Wednesday, December 08, 2010

The One That Got Away: Taking Better Wedding Silhouette Photos

Good Afternoon Everybody,

SegallsDSCF0146Hope the weather is good in you part of the world. We are still enjoying those perfect Cabo skies, cool breezes, and beautiful beaches. Although it's been a bit on the chilly side here only making it into the low/mid 80's by mid-day, but I'm not complaining.

We only have three more days in beautiful Cabo and then head back home on Saturday. We plan to make the best of it so let's get right on with today's post.

The One That Got Away: Taking Better Wedding Silhouette Photos

Bridal silhouette photographs can be some of the most striking images you can create for your client. I've seen some good ones and I've seen some not so good ones. Let's take a look at the image below. It's got a lot going for it, but it still misses the mark in some key areas.


First, what do I like about this image:

1- I like how the bride's gown leads from the foreground.

2- I like seeing the bride's reflection on the floor.

3- I kind of like the position of the the bride's bouquet close to her face. It draws the viewer's eye to that part of the image.

4- I think the maker has a good start on creating a beautiful silhouette.

OK, I probably didn't sound too thrilled about this image. Like I said, I think it's a good start. So, what would I have done to finesse this image to the next level?

Hit the “Read More…” link below for the rest of the story.

1- First off, I would have arranged the gown and the train a bit better. The gown is slightly wrinkled where it first meets the ground. The maker needed to give it a good "fluff" and then while still holding on to it, let it touch the ground softly. That would have added lots more volume to how it looks. Fine tune the veil the same way.

2- I would have used a longer lens to compress the scene. I find the furniture on the left a bit distracting. A longer lens would have minimized the situation. No room for a longer lens, then move the furniture.

3- My biggest suggestion is to NEVER have the veil obstruct the profile of your subject. In this image, the veil is pulled forward right under the bride's nose and consequently blocks the bottom third of her profile. This is a HUGE no-no.

4- My second biggest suggestion for this image pertains to the bride's position against the window. She is framed up against the rightmost window pane. But that let's the center wind divider hit her in the top of the head - not a very good compositional play.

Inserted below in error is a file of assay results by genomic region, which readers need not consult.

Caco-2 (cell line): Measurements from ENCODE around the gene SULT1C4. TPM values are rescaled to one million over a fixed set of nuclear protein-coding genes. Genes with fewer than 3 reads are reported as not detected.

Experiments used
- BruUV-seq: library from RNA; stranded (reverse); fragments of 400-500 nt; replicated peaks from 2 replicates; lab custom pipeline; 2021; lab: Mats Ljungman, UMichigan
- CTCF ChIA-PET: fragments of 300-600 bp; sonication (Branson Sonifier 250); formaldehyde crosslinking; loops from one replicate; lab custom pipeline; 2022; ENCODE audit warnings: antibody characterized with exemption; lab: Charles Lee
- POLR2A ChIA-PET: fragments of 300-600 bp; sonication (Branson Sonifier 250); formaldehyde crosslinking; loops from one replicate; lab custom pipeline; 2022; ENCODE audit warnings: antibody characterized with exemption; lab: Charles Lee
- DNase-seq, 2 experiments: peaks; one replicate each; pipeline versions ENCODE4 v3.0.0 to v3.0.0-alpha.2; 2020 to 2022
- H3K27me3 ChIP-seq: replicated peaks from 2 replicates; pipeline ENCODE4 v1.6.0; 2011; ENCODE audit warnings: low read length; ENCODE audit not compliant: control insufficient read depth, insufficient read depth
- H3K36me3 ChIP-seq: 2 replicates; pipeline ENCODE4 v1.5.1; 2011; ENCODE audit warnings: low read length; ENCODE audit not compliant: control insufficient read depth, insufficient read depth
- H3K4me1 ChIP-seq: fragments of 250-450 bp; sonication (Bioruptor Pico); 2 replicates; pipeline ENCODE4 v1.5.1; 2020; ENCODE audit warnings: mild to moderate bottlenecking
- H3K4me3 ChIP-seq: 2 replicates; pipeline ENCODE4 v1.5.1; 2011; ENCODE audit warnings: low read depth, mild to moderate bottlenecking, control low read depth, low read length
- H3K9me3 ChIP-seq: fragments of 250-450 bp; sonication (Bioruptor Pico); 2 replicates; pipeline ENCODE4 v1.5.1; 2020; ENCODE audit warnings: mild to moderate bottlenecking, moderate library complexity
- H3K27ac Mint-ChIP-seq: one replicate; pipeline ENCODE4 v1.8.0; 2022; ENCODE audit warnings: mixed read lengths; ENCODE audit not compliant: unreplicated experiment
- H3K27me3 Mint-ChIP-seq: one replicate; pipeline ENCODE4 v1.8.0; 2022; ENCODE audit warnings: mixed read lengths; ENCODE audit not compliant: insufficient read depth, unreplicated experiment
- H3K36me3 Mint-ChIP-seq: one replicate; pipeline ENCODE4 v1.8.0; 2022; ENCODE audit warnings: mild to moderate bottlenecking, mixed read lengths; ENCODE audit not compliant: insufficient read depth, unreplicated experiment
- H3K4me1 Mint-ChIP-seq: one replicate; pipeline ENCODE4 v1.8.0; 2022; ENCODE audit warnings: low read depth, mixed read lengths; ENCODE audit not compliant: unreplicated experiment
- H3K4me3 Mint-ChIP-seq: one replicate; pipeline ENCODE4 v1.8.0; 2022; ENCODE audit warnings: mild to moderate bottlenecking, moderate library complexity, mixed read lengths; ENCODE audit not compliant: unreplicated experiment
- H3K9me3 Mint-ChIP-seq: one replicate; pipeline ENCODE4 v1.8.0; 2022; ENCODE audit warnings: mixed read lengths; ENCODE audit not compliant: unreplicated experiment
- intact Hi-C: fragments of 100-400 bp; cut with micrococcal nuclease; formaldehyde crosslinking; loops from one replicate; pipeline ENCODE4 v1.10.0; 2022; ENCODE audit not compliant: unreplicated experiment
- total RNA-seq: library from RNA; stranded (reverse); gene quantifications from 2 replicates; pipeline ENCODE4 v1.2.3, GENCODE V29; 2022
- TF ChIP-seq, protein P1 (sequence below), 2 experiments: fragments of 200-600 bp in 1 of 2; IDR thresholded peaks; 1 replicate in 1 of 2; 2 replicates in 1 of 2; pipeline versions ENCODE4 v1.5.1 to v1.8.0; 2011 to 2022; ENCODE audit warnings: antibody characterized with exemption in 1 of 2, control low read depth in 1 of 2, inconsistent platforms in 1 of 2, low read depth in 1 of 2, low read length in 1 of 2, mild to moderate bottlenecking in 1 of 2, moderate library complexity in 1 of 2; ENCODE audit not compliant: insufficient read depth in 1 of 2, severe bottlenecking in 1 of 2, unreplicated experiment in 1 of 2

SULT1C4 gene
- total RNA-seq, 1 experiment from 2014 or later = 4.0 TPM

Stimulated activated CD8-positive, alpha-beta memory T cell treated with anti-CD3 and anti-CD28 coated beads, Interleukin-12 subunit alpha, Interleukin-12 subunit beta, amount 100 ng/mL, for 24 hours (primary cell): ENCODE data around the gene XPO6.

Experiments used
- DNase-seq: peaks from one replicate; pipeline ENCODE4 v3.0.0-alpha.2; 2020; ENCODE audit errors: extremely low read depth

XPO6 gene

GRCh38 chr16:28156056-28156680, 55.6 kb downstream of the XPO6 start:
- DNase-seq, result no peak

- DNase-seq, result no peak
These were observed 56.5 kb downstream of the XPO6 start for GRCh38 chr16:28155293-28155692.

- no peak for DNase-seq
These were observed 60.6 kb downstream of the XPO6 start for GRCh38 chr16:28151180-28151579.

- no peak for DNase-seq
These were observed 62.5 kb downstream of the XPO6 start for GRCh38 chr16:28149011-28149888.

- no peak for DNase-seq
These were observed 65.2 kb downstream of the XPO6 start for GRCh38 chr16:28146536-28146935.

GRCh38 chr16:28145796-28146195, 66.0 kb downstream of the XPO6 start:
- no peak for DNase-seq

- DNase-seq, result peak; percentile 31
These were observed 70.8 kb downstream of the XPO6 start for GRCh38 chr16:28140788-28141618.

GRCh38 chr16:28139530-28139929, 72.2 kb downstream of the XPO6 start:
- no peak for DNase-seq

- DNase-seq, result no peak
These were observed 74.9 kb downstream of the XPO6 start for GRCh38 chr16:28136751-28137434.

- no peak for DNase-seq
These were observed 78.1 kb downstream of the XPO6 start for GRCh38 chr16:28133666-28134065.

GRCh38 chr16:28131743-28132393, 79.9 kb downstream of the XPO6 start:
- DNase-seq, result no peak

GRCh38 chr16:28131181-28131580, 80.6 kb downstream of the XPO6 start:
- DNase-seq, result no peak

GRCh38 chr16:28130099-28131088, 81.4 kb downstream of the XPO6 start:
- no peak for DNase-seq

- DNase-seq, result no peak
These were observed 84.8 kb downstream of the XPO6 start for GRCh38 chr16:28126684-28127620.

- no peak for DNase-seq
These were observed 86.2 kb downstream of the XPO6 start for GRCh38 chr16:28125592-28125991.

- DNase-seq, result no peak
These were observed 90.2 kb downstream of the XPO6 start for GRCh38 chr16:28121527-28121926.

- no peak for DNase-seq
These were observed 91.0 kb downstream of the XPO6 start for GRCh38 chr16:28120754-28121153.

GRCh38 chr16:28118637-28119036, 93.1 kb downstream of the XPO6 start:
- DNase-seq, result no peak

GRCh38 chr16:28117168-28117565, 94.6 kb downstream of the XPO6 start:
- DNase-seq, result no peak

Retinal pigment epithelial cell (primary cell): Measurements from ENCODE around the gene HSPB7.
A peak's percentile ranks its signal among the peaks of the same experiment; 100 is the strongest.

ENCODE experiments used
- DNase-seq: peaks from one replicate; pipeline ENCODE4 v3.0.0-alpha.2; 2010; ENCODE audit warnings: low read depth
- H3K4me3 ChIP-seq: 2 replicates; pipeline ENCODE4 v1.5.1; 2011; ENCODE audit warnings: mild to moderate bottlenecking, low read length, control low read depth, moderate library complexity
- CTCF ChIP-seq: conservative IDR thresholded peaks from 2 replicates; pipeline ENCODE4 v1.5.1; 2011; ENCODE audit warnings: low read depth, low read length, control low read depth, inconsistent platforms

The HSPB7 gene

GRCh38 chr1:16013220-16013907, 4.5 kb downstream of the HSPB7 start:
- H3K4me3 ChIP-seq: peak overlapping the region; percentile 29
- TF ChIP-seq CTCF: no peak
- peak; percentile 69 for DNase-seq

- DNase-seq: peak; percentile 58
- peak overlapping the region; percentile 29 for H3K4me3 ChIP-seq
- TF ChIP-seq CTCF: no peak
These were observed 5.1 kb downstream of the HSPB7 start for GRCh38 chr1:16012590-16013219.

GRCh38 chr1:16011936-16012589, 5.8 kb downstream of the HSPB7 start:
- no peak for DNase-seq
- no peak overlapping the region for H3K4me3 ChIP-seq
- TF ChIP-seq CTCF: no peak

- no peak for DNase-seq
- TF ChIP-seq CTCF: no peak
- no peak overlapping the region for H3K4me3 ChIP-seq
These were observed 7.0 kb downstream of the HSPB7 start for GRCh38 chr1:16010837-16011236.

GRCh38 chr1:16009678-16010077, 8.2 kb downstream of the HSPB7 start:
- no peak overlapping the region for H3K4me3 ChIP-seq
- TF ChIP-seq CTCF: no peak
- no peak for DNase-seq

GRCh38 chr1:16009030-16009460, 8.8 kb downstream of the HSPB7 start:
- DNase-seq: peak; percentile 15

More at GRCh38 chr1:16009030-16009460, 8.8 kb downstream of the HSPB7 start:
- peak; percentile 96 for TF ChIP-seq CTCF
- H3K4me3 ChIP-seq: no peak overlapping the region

She should have been framed up to the left of left panel with the left panel acting as an "interior frame" for the bride.

5- I also think a lower camera position would have helped to add dramatics to this image.

I know I've come down a little heavy on his image but hopefully in a constructive way. There is such a wonderful opportunity here and I think these small changes could have really made the image "sing".

Let's take a look at one of my images I made in the same location - it was a different window though. See how I positioned the bride slightly left of center in the window frame. It looks as if she is moving into that space instead of out of it as we see above.

grace Sillo

My choice of longer lens also allowed me to isolate on the bride within the framing of the heavy drapes.

I think the fact that the bride's profile is unobstructed by anything allows the viewer to really enjoy this profile view. That's why we want to ALWAYS keep the profile clean.

Now take a look at my next image. The key point I want to discuss in the image is the positioning of the subject against the window pane. Notice how I have the bride's face framed up within the smaller window pane carefully adjusting her position so that her head is NOT bisected by the vertical element but instead, framed by it.

Lauren SilloI also took the photograph from a much higher vantage point in order that the window's horizontal element didn't hit her in the face or de-capitate her at the neck.

Folks, these are all small things to keep in mind when considering your overall composition of the image. It's why they hired you - they want YOU to pay attention to the small things that make their wedding images a wonderful remembrance of the day.